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The optimal amount and allocation of sampling effort for plant health inspection


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  • Ilya V. Surkov
  • Alfons G.J.M. Oude Lansink
  • Wopke van der Werf
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    Plant import inspection can prevent the introduction of exotic pests and diseases, thereby averting economic losses. We explore the optimal allocation of a fixed budget, taking into account risk differentials, and the optimal-sized budget to minimise total pest costs. A partial-equilibrium market model is used to compute the economic consequences of pest invasion. An application to Dutch imports of chrysanthemum cuttings shows that the optimal allocation of a fixed inspection budget halves the cost of pest invasion compared to allocating the same budget equally over all imports. A budget increase that enables 42 per cent more inspection can reduce total societal costs by 81 per cent compared to smaller, constrained budget that ignores risk differentials. Oxford University Press and Foundation for the European Review of Agricultural Economics 2009; all rights reserved. For permissions, please email, Oxford University Press.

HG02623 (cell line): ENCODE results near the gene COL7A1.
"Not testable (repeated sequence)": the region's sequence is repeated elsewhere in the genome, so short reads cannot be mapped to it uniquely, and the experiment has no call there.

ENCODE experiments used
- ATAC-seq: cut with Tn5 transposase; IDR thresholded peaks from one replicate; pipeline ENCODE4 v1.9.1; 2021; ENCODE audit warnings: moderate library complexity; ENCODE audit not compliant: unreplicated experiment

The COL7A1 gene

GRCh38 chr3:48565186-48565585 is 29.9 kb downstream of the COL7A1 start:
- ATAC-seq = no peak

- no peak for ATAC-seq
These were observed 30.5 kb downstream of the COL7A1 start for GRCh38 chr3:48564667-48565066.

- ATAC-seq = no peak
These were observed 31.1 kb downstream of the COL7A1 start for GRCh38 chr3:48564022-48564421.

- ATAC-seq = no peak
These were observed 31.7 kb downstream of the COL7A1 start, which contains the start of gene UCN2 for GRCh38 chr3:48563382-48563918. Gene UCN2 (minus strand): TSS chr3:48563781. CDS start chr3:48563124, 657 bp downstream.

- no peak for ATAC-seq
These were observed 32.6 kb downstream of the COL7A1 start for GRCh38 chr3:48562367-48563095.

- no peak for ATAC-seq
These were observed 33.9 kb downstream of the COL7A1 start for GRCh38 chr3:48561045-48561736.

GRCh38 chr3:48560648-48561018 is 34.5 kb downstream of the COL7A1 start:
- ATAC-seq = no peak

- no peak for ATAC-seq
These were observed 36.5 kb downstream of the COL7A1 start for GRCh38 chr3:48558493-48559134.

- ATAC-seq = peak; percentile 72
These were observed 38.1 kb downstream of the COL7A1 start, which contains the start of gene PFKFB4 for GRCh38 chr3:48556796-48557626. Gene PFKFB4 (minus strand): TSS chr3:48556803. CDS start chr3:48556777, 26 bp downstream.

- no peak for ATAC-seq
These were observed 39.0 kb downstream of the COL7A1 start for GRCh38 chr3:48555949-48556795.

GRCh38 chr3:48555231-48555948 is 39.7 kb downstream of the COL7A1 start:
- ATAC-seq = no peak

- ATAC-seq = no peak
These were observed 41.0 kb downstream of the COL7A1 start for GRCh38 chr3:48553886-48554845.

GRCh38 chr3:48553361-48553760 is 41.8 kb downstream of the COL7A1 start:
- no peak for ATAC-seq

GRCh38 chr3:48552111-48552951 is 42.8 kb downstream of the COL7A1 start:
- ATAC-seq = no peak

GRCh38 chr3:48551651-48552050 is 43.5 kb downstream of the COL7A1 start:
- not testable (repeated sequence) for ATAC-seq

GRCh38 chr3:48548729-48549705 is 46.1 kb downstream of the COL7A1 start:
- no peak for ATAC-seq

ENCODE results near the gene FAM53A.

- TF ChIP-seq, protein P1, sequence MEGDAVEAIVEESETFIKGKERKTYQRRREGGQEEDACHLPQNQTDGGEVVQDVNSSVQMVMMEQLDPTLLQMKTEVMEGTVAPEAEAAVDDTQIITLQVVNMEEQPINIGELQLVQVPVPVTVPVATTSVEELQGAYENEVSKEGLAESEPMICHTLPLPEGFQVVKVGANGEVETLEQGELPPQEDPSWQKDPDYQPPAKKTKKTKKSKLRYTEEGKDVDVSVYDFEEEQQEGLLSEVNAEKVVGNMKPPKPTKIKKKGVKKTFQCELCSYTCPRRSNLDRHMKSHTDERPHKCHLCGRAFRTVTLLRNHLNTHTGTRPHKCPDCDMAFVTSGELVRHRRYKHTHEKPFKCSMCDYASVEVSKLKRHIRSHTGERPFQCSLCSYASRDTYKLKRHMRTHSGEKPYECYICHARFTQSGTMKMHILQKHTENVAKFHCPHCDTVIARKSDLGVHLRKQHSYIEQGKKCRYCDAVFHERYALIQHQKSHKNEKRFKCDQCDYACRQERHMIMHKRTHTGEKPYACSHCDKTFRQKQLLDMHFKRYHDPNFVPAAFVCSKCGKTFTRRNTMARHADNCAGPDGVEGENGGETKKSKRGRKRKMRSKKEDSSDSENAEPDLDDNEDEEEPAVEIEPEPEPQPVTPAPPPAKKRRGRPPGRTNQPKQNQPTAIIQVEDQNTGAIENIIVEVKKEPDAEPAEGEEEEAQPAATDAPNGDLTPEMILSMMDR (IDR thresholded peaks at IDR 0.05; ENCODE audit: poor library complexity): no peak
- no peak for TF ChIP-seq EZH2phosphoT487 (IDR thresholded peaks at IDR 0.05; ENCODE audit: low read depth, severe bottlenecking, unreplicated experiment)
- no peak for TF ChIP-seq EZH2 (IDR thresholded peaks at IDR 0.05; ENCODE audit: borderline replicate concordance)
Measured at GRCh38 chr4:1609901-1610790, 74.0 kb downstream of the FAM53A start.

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    Bibliographic Info

    Article provided by Foundation for the European Review of Agricultural Economics in its journal European Review of Agricultural Economics.

    Volume (Year): 36 (2009)
    Issue (Month): 3 (September)
    Pages: 295-320

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    Handle: RePEc:oup:erevae:v:36:y:2009:i:3:p:295-320

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    Cited by:
    1. Soliman, T. & Hengeveld, G.M. & Robinet, C. & Mourits, Monique & van der Werf, Wopke & Oude Lansink, Alfons G.J.M., 2011. "A Risk Assessment Model on Pine Wood Nematode in the EU," 2011 International Congress, August 30-September 2, 2011, Zurich, Switzerland 116010, European Association of Agricultural Economists.
    2. Lansink, Alfons Oude, 2011. "Public and private roles in plant health management," Food Policy, Elsevier, vol. 36(2), pages 166-170, April.


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